It’s early in the morning. I am driving on a glass-smooth road. It is mildly winding and clearly marked. So much so that I manage to engage the Hyundai Tucson’s ADAS suite without worry or interruption even though it is a single-carriageway. There are boldly marked white lines to guide the lane keep assist system. The bends in the road are lazy so as not to overwork the automatic steering system. And with barely any traffic, the adaptive cruise control isn’t braking or accelerating when you least expect it to. It’s surprisingly stress-free.
ADAS and more
As it turns out, it is easier to use ADAS on this lovely state highway in Rajasthan than on the four and six-lane roads I took in Maharashtra and Gujarat yesterday to get here. Yes, that was partly down to the fast but erratic moving traffic on the multi-laned national highways. But, the poor quality of the road - which needs serious looking into - had a role to play too. As for the Tucson, I am happy to report the ADAS works as expected. Plus, there’s a shortcut via the steering-mounted buttons to help deactivate the ADAS suite if one wants more independence and control of the driving.
Fruitful use of ADAS apart, road-tripping in Rajasthan offers so much more. The orange hue of the rising sun breaking its way through the darkness is a sight to behold, especially since nothing interrupts the view. It’s all flat, vast, and uninhabited. The endless sheet of mesmerising velvety sand dunes stops you in your tracks. And it’s liberating (and easy) to spot wildlife from peacocks to blue bulls - and on the rare occasion, a fox - crossing the road. Driving through Rajasthan, especially on the interior state highways, is a serene and gratifying experience.
Car in play
The Tucson played its part too. Its diesel engine is torquey and refined. And with the automatic ‘box, overtakes or returning to one’s pre-decided cruising speed - even if it is in three digits - comes easy. The ride quality, though not all-conquering, is still reasonably plush.
More importantly, even though the Tucson runs on large 18-inch wheels, there’s enough tyre on the rim to prevent damage to either if one misses spotting a few potholes or sharp bumps. I missed spotting quite a few on the multilane highways in both Maharashtra and Gujarat. But here we are, all well and good.
It’s also a pampering cabin to be in. The seats are lovely - large, cushy, and supportive - and the adjustable lumbar support is a god sent after a few hours of break-free driving. It’s also a quiet cabin which takes away the fatigue. The controls - steering, throttle and brake - don’t require much effort either which again bodes well for long trips. And if you let your speed hover around 90-100kmph, the Tucson returns many kilometres to a tank full.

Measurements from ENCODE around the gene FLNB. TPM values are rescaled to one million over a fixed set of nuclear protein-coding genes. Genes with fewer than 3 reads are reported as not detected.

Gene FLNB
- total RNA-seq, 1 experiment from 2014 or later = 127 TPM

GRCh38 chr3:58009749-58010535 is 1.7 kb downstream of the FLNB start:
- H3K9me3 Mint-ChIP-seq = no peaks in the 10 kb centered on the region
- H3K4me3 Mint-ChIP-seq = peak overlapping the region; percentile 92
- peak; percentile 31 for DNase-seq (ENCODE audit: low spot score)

However, if you continue to push beyond 100kmph, the fuel efficiency of this HTRAC, all-wheel drive version does drop. It’s not alarming, but for a two-litre diesel, I did expect more, even when driven harder than usual. The only other issue we found was the deterioration in the Tucson’s rear ride quality when we loaded it up to the brim. Being set up on the softer side, it tends to wallow more than we would deem comfortable over undulating roads. The boot itself though can house plenty of luggage.
With over 3,000km already wrapped up on this road-trip through western India, I can wholeheartedly recommend the diesel Tucson as a comfortable, easy, and potent long-distance travel companion. Yes, it has a couple of shortcomings, but these aren’t too difficult to work around.
What’s more, this is the all-wheel drive version. This means it should be able to go to the far reaches of this beautiful country without much of a bother. And it did. Late last year. It was this very car that I drove through the snowy and icy Zojila Pass. It was running the same road tyres, no snow chains, and even then it took on the slippery climbs with ease. I do not doubt that unless it is shown boulders for rocks or ruts deep enough to swallow a car, the Tucson should make it out alive from the most challenging conditions our roads might throw at it.
So, a good, capable and likeable highway car it sure is.
Version: Signature AWD R 2.0L
Kilometres this month: 4,380km
Fuel Efficiency: 15.4kmpl
Price: Rs 42.6 lakh (OTR, Mumbai)